It suddenly dawned on me that I had not booked a hotel for my first night in Morocco! I had over looked the fact that I was travelling westwards and was arriving the same day as my departure even though it was a 16-hour trip. I decided to stick to my original plan and show up at my hotel in Rabat, in the hope of getting a room for an extra night, rather than spend the first night in busy Casablanca.
The views from my window on the one hour train ride to Rabat reminded me of the arid landscape I had witnessed just the previous week when I was travelling in India. After a short taxi ride from Rabat train station, I was at my hotel just outside the walls of the historic old city (Medina). The hotel seemed to be popular with business people from other Moroccan cities and neighbouring countries. It was mid-30 degrees centigrade when I first checked-in and I waited until it was cooler before venturing into the crowded and colourful Medina for my first taste of the local markets (souks). The markets had everything for everyone with vendors cajoling passers-by to buy their wares – clothes, shoes, jewellery, food items (cooked and uncooked), carpets, spare parts, etc. The hustle and bustle of the markets was punctuated by the calls to prayer broadcast from a picturesque minaret down the main lane way.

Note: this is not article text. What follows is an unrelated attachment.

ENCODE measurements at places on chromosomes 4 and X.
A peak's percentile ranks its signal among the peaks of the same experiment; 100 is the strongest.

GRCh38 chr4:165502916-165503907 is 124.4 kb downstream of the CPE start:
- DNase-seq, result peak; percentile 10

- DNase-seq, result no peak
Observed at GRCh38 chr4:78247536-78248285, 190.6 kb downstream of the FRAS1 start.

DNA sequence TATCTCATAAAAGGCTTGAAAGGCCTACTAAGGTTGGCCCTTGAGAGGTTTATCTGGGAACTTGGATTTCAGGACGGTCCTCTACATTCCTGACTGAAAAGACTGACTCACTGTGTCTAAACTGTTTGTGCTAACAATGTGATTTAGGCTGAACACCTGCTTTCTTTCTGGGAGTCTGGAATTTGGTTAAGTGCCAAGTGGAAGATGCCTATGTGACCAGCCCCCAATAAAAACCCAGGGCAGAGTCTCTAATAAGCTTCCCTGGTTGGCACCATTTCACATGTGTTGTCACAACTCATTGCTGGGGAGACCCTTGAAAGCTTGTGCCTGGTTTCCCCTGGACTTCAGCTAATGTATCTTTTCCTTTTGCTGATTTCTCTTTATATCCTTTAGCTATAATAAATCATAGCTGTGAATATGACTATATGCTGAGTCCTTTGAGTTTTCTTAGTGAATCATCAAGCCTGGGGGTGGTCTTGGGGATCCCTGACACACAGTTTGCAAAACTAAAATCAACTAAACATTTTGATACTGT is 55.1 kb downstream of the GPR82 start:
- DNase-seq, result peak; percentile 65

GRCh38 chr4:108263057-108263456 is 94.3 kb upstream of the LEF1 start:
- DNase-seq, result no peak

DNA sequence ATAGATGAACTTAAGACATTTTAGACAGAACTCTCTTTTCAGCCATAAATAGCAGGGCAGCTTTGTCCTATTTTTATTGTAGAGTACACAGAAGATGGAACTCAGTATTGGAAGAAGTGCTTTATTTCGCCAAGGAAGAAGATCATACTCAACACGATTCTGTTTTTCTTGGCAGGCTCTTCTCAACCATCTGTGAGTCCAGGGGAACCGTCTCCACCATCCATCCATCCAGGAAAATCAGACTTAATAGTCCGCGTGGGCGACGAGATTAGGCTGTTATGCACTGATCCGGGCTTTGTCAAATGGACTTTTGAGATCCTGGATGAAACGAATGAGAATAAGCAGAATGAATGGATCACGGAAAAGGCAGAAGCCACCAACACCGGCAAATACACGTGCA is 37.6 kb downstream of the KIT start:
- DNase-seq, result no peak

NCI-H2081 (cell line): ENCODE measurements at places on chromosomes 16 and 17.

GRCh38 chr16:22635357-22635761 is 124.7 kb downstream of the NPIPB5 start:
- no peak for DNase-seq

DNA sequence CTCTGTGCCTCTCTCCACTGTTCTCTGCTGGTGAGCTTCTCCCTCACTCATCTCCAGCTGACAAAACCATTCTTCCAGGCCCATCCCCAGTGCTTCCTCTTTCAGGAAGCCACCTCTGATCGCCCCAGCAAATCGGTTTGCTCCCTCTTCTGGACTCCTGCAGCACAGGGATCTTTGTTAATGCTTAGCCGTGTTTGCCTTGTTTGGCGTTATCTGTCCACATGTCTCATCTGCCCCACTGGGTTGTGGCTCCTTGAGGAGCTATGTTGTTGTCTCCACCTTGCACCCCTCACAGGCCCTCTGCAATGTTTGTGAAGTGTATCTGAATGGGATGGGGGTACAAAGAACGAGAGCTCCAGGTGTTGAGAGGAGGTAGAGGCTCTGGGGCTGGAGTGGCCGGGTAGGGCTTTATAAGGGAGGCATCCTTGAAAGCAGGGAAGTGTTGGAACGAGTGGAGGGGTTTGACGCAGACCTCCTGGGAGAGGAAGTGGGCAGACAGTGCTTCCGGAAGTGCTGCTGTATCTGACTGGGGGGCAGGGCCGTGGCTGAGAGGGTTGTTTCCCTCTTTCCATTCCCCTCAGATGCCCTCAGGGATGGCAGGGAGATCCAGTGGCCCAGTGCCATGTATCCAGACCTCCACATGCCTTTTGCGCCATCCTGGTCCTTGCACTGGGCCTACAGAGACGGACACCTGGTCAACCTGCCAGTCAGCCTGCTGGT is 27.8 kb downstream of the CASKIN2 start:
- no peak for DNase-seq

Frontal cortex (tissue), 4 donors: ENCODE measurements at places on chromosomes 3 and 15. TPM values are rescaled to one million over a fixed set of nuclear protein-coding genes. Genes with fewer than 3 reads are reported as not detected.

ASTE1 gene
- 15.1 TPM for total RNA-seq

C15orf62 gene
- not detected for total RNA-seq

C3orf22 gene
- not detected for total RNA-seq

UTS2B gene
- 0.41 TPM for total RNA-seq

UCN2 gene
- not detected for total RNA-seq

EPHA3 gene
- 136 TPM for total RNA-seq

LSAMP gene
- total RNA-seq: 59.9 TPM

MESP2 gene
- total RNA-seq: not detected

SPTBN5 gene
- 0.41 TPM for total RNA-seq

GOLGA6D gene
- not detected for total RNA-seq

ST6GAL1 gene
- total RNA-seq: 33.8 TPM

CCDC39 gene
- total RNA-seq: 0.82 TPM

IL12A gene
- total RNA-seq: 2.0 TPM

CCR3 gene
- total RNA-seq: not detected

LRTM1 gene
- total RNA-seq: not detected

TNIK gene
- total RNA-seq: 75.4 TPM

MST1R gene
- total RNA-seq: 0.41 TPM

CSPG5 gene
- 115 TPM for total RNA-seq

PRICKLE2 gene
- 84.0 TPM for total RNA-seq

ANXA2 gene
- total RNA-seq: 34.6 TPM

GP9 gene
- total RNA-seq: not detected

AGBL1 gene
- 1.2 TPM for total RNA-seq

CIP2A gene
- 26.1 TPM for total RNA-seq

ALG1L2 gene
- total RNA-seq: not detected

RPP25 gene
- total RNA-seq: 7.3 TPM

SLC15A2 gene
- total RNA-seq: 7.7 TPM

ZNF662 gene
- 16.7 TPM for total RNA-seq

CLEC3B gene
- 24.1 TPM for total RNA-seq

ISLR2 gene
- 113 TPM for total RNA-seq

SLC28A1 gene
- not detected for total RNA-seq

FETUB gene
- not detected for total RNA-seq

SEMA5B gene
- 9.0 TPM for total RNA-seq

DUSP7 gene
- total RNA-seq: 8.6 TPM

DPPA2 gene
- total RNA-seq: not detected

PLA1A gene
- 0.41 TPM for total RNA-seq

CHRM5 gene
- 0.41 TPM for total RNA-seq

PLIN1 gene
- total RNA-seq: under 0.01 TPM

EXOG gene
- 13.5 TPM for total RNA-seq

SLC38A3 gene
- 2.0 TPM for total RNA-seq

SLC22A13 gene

At breakfast in the hotel’s roof top restaurant, I chatted with a young Chinese businessman who had been sent by his company to explore business opportunities in motor vehicle distribution in the main cities of Morocco. He had been to a few sights close to the hotel which he thought were worth visiting. I followed up on his suggestion by walking down to Kasbah les Oudais (11 th century Fortress) and the Andalusian Gardens which were a short distance away from the hotel.
The morning air was cool with a sea breeze that was gradually warming up as I walked along the river bank (Bou Regreg) with the buildings in the city of Sale, across the river from Rabat, shimmering in the sun.